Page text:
Warning: This is going to be a very disjoint letter with a random collection of thoughts coming together in a random order as we have all had a very tiring day trekking King Henry’s mound in Richmond Park. So, please bear with the incoeherence.
You’ve turned 17 months and are running 1.5 years now. It’s crazy how quickly time has flown. You are the oldest in your play group at the nursery and you’ll soon move out to the next level in a month or two. You can eat on your own with forks, spoon and chopsticks. You can take off your jacket all by yourself. You are pretty self sufficient in most of your day-to-day things, which is very impressive especially because your appa and I have had such an insignificant part to play in it. All thanks to your nursery and your carers.
This month I realised that you have some strange fascination for veils, blankets, throws and other flows things. Every morning, when I am making the bed, you come running to go under the blanket as I sway it in the air. I realised this comes from the veils used by your music and movements teacher in the nursery, whose class you enjoy so much. So the other day, you found this stole of mine and kept playing with it. I decided to wind it up around you like a sari and you seemed to fascinated to have a tail like pally hanging behind you. This is probably one of those rare moments when you’ve let me put a clip on your hair and take a photo, else you usually pull off hair clips the moment I put them on. Anyway, you got so mad when I took the veil off after this picture.
You are a bit short-tempered, you express displeasure pretty quickly, although it is very rare. Couple of weekends ago, we took you to the park and let you play there for about an hour after we which we tried to put you in your stroller, and you got so angry. You clearly seemed very pissed, and we could tell by your face. Of course you got over it pretty quickly as we wheeled you by the duck pond and you’d forgotten all about the swing and the slide by then. It’s funny how these things come to us so young.
Talking about things that we are pretty good at early on in life, is pattern recognition. We were in the tube one morning on the way to work (and nursery), and you suddenly screamed “Cece” (Cece is a girl in your nursery, who has some Vietnamese heritage). I looked around to see who you saw and it was a woman, who looked East Asian. When I was young, I thought all men with Mongoloid features were called Danny, thanks to Danny Denzongpa.
Although it gets misconstrued as cultural insensitivity as we grow up, I would say it’s some fantastic pattern recognition. Think about google photos, it uses the same concept to classify photos. Just like how with more data, google learns better about differentiating between baby photos of you and your cousin as being different individuals, we learn better with more exposure.
For a brief period this month, we had moved the sofa close to the book shelf, so you learnt to climb up to help yourself to some krishnamurthies (jumping jacks). You pulled apart all of them and even tried to eat some of them. You found a few pens and books, so you happily scribbled away to glory. You also learnt that you can jump from the arm of the sofa onto the sofa and so you kept saying “deddy deddy wow” (ready steady go) and jumping till we decided to save ourselves some anxiety of you rolling over and moved the sofa away from the book shelf.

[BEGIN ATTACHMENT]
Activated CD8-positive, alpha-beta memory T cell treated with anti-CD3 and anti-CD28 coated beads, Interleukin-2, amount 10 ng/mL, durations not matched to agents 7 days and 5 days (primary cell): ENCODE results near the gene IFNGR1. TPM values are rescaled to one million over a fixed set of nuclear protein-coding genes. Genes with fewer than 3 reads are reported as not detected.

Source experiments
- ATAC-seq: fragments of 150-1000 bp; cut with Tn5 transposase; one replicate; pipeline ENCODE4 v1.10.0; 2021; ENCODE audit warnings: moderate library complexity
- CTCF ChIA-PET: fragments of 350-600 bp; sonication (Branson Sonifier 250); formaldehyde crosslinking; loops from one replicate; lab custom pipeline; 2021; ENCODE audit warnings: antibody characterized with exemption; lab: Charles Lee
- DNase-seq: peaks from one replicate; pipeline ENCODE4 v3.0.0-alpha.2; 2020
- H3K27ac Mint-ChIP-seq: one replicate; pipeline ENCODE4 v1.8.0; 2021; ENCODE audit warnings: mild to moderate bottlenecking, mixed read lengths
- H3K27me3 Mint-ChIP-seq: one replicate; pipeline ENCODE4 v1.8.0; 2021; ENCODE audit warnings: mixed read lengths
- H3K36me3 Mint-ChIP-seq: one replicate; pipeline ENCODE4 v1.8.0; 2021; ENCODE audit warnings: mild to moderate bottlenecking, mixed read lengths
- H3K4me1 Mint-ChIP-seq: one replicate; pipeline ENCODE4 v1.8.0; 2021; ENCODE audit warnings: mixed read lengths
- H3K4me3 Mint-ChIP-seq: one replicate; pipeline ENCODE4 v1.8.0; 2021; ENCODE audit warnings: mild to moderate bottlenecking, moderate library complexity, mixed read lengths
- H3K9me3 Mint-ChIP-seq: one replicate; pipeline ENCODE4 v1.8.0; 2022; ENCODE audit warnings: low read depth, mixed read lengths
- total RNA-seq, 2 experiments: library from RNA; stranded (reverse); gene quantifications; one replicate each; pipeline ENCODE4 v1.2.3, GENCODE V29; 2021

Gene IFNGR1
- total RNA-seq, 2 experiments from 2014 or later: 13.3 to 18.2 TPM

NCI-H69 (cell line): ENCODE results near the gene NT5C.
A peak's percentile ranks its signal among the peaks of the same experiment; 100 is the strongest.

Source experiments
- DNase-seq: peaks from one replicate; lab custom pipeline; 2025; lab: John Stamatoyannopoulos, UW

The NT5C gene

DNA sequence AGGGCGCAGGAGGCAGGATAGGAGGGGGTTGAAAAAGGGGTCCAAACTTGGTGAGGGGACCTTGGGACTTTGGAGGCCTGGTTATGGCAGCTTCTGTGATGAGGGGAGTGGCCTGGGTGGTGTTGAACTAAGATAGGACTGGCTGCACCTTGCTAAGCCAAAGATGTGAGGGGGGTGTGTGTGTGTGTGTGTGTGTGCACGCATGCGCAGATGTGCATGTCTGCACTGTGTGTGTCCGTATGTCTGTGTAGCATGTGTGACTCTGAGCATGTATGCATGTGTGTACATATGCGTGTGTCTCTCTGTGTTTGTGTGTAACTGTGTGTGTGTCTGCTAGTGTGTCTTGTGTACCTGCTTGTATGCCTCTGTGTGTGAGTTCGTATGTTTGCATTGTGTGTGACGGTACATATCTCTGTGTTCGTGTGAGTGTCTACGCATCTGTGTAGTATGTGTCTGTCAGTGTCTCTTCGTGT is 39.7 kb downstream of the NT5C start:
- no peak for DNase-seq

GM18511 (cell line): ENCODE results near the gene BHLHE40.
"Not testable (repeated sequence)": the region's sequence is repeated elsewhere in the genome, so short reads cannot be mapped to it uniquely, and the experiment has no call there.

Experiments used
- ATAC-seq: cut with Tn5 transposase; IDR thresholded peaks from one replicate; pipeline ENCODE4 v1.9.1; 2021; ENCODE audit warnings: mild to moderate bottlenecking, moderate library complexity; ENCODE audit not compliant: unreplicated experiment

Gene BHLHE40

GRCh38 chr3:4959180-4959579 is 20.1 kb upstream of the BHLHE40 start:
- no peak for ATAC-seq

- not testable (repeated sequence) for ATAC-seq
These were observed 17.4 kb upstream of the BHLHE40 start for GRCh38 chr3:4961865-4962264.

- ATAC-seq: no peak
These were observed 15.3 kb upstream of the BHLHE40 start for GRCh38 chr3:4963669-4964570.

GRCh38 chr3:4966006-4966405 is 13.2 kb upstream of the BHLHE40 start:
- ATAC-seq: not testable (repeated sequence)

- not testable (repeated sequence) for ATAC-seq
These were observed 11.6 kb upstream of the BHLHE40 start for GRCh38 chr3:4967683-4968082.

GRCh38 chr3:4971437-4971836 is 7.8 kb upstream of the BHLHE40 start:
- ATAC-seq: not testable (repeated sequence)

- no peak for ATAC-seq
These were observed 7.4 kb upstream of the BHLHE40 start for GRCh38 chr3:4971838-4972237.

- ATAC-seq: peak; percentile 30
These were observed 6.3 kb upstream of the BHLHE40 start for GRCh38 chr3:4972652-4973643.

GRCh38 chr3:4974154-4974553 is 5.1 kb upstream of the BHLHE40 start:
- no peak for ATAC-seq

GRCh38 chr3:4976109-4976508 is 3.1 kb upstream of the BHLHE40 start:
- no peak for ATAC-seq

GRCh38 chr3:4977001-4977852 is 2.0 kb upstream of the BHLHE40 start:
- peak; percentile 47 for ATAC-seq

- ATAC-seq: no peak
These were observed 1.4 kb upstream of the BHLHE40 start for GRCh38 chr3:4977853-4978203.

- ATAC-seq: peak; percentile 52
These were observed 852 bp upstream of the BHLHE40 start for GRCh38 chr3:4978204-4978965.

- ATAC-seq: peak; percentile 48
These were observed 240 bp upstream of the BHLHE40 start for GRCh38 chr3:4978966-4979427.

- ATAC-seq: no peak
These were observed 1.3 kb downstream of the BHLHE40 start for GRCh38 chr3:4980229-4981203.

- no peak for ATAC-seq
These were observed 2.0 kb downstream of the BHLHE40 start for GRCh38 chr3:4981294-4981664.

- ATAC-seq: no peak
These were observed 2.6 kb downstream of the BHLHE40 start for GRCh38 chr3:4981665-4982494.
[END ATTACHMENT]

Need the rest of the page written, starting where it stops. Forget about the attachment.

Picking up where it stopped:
You are also now beginning to watch our lip movements very closely so you can imitate some of the words and sounds we teach you. The number of animal sounds you can make is growing in scope. You haven’t gone beyond 10 in numbers, you say ABCD until around P, but just start clapping immediately after. I’ve mentioned several times before that you have some strong connection with music, so it’s not surprising that you can sing sa ri ga ma with such great melody. It would be great if you want to learn more and pursue music more professionally at some point (ok, I am acting like a tiger mother now).
Not only sounds, you even imitate actions. When I do yoga sometimes, you come lie next to me and try to imitate my moves, and pretty well that too. You want to do everything we do. If we are on our computers, you want to be on it too. If we are putting stuff into the dishwasher, you want to play a part too. If we are hanging clothes, you are daddy’s little helper and so on. I am so going to miss all this as you grow up because the older we grow the less like our parents we want to act. No?
When you woke up this morning, you were hungry and asked for milk. I passed the bottle that was next to me, but the milk was cold. You wanted it warmed up, so you said “bisi” (which means hot in kannada) and I said “drink it as it is if you want or leave”, because I was still sleepy and was in no mood to get off the bed to warm up your milk. And to that you said “No! No! No! and murmured something babbles that sounded like get your ass of the bed and go heat my milk” and so, I did. You are fairly manipulative you know? I think kids are designed that way, and hence, we return the favour when you grow up. Haha.
Ever since we came back from India, I always worried that you’d be very sad to not have too many people around you, but you make up for it by being quite friendly with random strangers here. You also absolutely love speaking to people back home on FaceTime, and so you keep wanting me to call your ajji thatha Barbie and avva. When I don’t do that often enough, you pick your toy phone and make pretend conversation with them anyway. It makes me wonder if you are too Indian to live here in the UK. It makes me miss home. So, guess what, we’ll be going there soon, so you can meet everyone again. Whee!